Security shadow forces IPL out of India

Mumbai: The hugely popular Twenty20 Indian Premier League (IPL) will be played outside the country because state governments have expressed their inability to provide security to the tournament as it clashes with general elections, India's cricket board announced today. There was no word on the new venue, but speculation is that the tournament could take place in England or South Africa.

The Board of Control for Cricket India (BCCI) took the decision at an emergency meeting after days of speculation about the second edition of the tournament that was originally set to take place April 10 to May 23 before the Lok Sabha elections were announced in April-May.

The BCCI frantically changed the IPL schedule thrice to meet security concerns and eventually decided to move it outside India after the government of Maharashtra, where a chunk of the matches were to be held, said no security could be provided during the elections.

A visibly disappointed BCCI president Shashank Manohar told a news conference that the board was in consultation with cricket boards of other countries and would come out with a detailed itinerary soon.

"Many cricket boards have expressed their interest (in hosting IPL) and we are in talks with them," Manohar said. He persistently refused to answer queries from journalists on the possible venue, saying the media was free to speculate.

The BCCI subsequently conveyed its decision to owners of teams taking part in the IPL, which draws players from the cricketing world.

Manohar said it was forced to take the decision because the authorities failed to give an assurance about providing security to the tournament, whose first edition last year was a huge hit among fans and players. "Earlier the governments of Maharashtra and Andhra Pradesh had said they have no problems in holding IPL matches.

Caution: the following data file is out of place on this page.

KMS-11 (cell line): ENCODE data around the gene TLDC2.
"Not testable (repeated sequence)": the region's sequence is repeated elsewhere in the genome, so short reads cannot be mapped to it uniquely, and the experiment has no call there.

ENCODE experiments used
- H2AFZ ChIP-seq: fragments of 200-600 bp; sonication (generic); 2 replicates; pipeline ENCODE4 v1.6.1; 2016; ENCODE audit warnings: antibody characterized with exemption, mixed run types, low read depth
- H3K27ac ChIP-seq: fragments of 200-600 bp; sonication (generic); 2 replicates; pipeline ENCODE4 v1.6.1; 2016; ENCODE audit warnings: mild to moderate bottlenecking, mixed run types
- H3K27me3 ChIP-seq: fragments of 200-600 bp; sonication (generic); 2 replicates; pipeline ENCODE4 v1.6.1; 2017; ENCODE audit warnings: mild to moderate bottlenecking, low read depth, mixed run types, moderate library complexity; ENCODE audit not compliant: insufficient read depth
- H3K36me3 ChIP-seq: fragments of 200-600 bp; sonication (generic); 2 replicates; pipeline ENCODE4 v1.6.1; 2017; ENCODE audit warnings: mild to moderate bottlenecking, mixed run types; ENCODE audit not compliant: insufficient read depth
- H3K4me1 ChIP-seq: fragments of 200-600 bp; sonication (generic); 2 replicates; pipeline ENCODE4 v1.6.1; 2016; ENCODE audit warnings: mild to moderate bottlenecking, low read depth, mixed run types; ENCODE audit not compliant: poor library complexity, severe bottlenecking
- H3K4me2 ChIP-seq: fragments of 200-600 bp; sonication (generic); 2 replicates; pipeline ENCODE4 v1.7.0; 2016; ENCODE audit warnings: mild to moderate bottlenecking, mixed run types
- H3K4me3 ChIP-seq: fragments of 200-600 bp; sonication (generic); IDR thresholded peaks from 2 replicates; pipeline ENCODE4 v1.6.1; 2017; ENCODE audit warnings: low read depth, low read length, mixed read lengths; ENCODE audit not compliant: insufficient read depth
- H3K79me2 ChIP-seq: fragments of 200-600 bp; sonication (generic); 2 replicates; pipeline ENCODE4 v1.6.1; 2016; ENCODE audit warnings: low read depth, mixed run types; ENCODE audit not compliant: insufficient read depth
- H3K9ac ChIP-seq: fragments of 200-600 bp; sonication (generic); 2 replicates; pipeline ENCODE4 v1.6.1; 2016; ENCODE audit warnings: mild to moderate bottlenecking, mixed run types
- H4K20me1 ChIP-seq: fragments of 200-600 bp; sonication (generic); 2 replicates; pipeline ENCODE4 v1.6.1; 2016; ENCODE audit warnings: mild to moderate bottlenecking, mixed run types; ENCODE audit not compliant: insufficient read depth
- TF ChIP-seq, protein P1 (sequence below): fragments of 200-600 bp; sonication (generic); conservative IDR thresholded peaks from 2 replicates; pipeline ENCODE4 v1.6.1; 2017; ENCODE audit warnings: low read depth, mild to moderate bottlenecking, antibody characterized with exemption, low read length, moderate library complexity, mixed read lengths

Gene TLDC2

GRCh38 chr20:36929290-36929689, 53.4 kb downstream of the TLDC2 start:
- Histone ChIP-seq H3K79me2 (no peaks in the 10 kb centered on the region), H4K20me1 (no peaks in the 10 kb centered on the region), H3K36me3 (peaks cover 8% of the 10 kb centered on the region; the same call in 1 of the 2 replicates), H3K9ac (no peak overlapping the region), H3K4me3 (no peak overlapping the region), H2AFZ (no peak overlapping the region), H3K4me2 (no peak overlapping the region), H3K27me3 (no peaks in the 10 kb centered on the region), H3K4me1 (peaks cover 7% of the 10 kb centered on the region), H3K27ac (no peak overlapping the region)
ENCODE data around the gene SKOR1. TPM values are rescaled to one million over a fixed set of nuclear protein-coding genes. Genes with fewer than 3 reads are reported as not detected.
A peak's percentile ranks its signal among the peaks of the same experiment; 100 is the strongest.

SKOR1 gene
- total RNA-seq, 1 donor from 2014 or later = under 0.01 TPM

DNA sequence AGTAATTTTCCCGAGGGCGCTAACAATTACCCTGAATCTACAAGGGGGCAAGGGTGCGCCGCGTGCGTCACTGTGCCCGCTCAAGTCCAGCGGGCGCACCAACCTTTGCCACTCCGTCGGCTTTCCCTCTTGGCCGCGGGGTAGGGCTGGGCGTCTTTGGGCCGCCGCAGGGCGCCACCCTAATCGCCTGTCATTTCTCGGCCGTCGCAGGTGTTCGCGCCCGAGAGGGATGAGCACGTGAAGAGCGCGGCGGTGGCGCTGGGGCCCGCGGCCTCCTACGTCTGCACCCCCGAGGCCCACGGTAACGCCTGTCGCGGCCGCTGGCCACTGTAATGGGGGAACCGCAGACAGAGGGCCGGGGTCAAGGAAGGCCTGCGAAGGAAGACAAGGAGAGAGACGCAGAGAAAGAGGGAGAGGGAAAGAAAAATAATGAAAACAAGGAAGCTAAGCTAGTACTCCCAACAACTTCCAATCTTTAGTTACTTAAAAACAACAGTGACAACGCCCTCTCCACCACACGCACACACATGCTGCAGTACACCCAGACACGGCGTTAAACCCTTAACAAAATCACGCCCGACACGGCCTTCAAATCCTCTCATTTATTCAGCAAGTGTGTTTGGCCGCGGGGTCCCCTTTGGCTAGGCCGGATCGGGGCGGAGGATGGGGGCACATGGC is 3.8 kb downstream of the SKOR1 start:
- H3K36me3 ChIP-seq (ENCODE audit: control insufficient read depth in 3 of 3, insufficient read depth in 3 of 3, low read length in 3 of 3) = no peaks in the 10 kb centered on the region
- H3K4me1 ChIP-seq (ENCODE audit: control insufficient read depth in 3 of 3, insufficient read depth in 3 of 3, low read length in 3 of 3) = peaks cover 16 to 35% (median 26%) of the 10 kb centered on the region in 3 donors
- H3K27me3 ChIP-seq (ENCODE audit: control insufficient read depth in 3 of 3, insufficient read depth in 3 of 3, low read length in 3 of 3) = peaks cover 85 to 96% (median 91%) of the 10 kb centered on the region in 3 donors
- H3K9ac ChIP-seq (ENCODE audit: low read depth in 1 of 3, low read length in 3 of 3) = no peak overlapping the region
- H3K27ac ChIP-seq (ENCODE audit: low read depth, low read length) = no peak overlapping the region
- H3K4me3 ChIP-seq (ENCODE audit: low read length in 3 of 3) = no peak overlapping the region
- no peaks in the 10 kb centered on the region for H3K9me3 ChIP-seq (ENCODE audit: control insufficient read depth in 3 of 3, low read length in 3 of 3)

But yesterday they said they are not in a position to provide security till the elections (get over). "We have been forced to move IPL outside India because of the attitude of the government, especially the Maharashtra and Andhra Pradesh governments," he said According to Manohar and IPL Commissioner Lalit Modi, there would be no changes in the timings of the matches irrespective of where they are played.

The matches were to originally take place at 4 p.m. and 8 p.m. IST. Security for the IPL became a major issue after Pakistani terrorists slaughtered over 170 people in Mumbai in November 2008 and after terrorists audaciously attacked Sri Lankan cricketers in Lahore in March.

According to the government, police and paramilitary forces would be bogged down across India during the staggered Lok Sabha elections starting April 16 and ending May 13. The votes will be counted May 16